This, of course, is the incredible power of animation over live-action. Live-action makes an event feel real, feel tangible, a requirement when trying to get an audience to breach the barrier of reality to engage a story completely. But in a situation where a story is inspired by real events, especially ones as tragic as Do’s family endured for four years, animation allows for the crossing of the reality barrier while also remaining a safe distance away from the horror. Funan pulls few punches in telling the story of the lengths people went through to survive and how much of their souls they were willing to sell for a chance at making it through. In several cases, Funan would become too much to bear in live action as the audiences observe small children in peril and the choices Chou and Khuron must make. Through animation, though, everything becomes softer, more like a fairy tale, even if a Grimm one, where terrible things may happen, but it’s not real. Strangely, with that distance, there’s a chance for audiences to connect emotionally in a way which would be stunted by live-action.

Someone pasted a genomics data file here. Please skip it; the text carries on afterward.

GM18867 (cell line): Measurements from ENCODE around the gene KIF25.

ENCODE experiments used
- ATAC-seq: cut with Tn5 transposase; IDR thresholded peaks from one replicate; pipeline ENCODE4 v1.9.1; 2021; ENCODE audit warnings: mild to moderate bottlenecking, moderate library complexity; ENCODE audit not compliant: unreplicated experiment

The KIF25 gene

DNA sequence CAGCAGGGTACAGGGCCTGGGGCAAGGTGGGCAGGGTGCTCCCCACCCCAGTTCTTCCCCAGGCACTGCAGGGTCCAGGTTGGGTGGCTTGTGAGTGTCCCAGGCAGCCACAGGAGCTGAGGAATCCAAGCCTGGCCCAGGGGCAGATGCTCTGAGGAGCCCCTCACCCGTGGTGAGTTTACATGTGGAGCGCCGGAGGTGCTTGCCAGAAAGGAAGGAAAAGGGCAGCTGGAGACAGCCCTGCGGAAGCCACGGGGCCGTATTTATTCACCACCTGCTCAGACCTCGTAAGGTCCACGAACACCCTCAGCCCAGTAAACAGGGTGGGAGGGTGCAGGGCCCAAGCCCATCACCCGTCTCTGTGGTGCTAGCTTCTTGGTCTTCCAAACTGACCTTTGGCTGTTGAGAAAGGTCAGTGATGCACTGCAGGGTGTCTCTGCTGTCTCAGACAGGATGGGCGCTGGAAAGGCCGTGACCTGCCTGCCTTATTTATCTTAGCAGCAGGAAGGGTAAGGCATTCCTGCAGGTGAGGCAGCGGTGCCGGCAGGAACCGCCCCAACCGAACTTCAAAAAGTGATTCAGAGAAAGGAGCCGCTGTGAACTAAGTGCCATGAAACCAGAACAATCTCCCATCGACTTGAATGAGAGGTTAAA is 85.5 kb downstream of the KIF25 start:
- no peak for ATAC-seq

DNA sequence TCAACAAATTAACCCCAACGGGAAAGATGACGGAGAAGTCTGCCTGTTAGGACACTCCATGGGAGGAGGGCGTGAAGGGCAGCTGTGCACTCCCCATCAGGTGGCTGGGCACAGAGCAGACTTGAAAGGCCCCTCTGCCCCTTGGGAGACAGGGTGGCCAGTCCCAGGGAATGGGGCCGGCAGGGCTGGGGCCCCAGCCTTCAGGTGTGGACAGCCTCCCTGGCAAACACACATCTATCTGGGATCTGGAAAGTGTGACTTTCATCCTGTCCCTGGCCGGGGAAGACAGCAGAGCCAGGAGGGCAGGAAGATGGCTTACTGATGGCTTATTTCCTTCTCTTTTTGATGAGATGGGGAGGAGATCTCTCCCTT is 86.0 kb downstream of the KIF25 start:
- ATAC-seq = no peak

Director Denis Do and co-writer Magali Pouzol, along with art director Michael Crouzat, craft a film which is deeply moving in its quest to vilify no one. At the worst of times, everyone is capable of anything and the choices we make are often justified by the situation. Funan is a story of a moment in history whose impact is not only still being felt physically, but also still rattles through the survivors psychologically. This is beautifully depicted in the changes the audience is shown in the actions of the otherwise silent Sovanh. His portion of the story is more silent film than modern talkie, yet it’s an aspect powerful enough to bring any parent to their knees. Bittersweet in its totality, Funan is an incredible journey of the human spirit which is not to be missed.
Funan opens in NYC on June 7 at the IFC Center before opening in L.A. on June 14 at Laemmle Glendale. For information on these limited screening events and where else to find Funan, head to the official Funan or GKids website.
Final Score: 4 out of 5.